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Sun 29 Jan 2012 08:30 AM

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Yemen’s Saleh in US for medical aid as end of reign nears

President said to seek treatment for burns, wounds after assassination attempt in June

Yemen’s Saleh in US for medical aid as end of reign nears
President Ali Abdullah Saleh has ruled Yemen for more than three decades

Barely clinging to power, Yemeni President Ali Abdullah
Saleh arrived in the United States on Saturday, apparently to treat burns and
other wounds suffered in an assassination attempt in June.

US and Yemeni officials confirmed his arrival for a private,
short-term medical visit
but withheld details. An aide said he was headed to
New York but his whereabouts could not be confirmed.

Saleh, who has ruled the impoverished Arabian Peninsula
country for more than three decades, travelled to the United States after
spending a week in Oman under a plan for him to step down to end a year of
protests
against his rule.

Under a power transfer plan drawn up by Gulf Arab countries,
Vice-President Abd-Rabbu Mansour Hadi is presiding over a national unity
government with presidential elections set for Feb 21.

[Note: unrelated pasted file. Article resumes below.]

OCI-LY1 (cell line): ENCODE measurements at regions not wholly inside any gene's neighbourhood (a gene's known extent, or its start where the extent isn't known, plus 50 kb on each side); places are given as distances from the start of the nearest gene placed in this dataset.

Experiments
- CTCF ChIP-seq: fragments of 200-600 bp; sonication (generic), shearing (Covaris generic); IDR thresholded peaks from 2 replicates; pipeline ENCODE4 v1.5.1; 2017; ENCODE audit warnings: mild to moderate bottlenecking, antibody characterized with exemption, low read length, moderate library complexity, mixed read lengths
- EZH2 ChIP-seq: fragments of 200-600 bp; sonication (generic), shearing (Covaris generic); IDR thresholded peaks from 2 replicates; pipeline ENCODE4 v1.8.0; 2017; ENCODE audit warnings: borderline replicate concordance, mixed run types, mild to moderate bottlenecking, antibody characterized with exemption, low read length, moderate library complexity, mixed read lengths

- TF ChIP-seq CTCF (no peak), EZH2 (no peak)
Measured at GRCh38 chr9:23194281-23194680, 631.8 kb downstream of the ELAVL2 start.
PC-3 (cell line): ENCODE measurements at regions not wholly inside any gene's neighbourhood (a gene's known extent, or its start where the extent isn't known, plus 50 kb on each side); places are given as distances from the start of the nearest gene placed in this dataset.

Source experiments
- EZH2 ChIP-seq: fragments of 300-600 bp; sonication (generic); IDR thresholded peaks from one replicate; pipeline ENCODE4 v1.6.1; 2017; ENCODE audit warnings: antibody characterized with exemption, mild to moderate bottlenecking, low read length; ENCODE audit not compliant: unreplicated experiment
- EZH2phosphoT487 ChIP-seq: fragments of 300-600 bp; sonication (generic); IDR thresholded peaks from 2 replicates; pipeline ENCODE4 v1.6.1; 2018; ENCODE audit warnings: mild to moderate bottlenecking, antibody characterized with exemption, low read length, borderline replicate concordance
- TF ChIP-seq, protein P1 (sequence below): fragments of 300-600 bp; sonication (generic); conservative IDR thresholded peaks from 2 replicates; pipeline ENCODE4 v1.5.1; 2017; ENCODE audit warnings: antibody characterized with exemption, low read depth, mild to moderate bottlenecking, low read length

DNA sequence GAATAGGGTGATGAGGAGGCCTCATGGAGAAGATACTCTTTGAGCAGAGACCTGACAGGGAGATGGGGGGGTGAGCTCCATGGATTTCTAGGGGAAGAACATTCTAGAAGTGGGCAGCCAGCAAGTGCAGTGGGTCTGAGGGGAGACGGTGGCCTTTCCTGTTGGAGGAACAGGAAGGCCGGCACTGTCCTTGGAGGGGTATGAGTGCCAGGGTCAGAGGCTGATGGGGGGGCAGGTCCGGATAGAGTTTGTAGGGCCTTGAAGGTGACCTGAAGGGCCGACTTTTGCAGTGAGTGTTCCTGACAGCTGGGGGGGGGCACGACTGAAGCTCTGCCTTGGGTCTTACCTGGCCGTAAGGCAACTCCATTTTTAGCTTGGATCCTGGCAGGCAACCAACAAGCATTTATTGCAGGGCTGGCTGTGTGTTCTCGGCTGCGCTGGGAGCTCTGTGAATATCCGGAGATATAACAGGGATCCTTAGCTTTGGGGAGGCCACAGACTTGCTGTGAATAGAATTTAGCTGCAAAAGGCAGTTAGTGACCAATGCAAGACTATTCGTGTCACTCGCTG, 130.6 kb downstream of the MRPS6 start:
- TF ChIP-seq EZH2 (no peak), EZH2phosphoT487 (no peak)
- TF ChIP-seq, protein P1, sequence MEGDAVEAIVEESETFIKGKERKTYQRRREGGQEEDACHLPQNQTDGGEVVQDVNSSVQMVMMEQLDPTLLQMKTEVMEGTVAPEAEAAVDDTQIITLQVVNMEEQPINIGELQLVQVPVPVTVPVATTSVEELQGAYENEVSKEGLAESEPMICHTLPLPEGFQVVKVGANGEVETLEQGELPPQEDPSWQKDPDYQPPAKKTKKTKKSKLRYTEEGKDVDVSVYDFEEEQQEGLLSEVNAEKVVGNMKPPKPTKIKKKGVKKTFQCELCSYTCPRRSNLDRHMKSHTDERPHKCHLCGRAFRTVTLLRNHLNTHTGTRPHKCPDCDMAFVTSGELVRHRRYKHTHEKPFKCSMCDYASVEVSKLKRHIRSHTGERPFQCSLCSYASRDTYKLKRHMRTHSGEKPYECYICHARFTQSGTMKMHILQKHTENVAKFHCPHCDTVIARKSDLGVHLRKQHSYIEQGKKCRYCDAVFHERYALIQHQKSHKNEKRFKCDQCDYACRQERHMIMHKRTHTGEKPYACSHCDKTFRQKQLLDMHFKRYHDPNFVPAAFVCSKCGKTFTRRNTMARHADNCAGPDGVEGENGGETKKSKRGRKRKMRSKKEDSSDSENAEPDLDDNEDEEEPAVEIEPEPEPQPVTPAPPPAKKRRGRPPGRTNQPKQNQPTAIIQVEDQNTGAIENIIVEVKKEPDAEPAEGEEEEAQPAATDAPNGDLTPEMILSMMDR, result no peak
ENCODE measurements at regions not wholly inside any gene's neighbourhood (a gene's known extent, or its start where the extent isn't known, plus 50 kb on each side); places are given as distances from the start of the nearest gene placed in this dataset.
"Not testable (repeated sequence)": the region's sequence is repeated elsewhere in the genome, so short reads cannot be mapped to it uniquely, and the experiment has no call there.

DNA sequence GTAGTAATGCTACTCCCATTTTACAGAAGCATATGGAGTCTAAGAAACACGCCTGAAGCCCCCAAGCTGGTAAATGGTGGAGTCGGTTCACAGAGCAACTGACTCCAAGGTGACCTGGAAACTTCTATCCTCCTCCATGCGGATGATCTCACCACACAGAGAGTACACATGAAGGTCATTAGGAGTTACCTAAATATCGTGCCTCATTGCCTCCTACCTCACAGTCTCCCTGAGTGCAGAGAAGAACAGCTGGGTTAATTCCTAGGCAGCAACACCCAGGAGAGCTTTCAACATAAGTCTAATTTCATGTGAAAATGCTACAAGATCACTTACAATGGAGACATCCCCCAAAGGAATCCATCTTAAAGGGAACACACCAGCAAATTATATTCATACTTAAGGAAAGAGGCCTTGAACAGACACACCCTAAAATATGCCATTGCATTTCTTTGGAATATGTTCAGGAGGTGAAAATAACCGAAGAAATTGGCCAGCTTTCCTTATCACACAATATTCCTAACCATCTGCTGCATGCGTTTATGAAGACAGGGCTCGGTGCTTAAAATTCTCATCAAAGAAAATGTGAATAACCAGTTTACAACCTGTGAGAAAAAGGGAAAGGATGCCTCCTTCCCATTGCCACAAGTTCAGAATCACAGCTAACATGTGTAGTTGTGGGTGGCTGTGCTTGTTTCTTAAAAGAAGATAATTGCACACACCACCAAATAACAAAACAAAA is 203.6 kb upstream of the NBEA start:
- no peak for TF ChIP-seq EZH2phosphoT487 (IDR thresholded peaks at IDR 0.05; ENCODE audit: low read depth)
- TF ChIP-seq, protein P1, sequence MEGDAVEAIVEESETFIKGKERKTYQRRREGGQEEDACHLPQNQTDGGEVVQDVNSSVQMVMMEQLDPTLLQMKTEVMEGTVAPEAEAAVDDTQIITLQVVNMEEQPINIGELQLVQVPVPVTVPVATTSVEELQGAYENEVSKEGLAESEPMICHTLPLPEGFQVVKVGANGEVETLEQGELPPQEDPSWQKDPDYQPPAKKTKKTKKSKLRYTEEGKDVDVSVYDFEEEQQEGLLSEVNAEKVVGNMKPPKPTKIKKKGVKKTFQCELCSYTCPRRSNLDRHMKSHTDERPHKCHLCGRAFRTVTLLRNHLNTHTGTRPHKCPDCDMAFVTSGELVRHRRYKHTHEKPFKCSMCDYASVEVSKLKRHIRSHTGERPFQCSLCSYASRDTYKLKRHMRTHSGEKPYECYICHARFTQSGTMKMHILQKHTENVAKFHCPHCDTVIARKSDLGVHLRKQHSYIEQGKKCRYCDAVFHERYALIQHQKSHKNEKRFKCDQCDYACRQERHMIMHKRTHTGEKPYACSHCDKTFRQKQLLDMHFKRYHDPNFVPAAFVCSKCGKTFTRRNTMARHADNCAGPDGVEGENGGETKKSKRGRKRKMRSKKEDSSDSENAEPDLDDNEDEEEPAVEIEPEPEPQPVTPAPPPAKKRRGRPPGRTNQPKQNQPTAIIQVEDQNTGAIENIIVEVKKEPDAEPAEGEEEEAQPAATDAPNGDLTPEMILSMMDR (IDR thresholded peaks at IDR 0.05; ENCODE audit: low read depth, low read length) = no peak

US officials first revealed in December Saleh wanted into
the country for medical treatment for lingering injuries suffered on June 3,
when a bomb blast ripped through a mosque within the presidential palace.

Saleh escaped with his life but suffered burns over much of
his body. He went to Saudi Arabia for treatment after the attack and returned
to Yemen in September.

Saleh, however, has publicly denied he needed medical
attention, saying in December he planned to return to Yemen after a few days in
America to help prepare for elections.

The attempt on Saleh's life came after he tried to duck the
power-transfer accord, leading to street battles that devastated parts of the
Yemeni capital.

Hundreds of people were killed during months of protests
seeking Saleh's ouster, part of the Arab Spring that toppled leaders in
Tunisia, Egypt and Libya and rattled other countries such as Syria.

Gulf Arab and Western allies fear turmoil in Yemen has given
al Qaeda militants room to further entrench themselves in remote areas outside
central government control.

Saleh has transferred some powers to his deputy and enjoys
immunity from prosecution under the deal meant to end increasing instability in
Yemen.

The deal established a transitional government that will
include the opposition and envisions restructuring Yemen's armed forces, which
has Saleh's relatives in powerful posts.

The United States endorsed the plan to coax Saleh out of
office by granting him immunity from prosecution over the deaths of protesters,
and Washington has defended its decision to issue him a visa, despite criticism
it would be seen as sheltering him.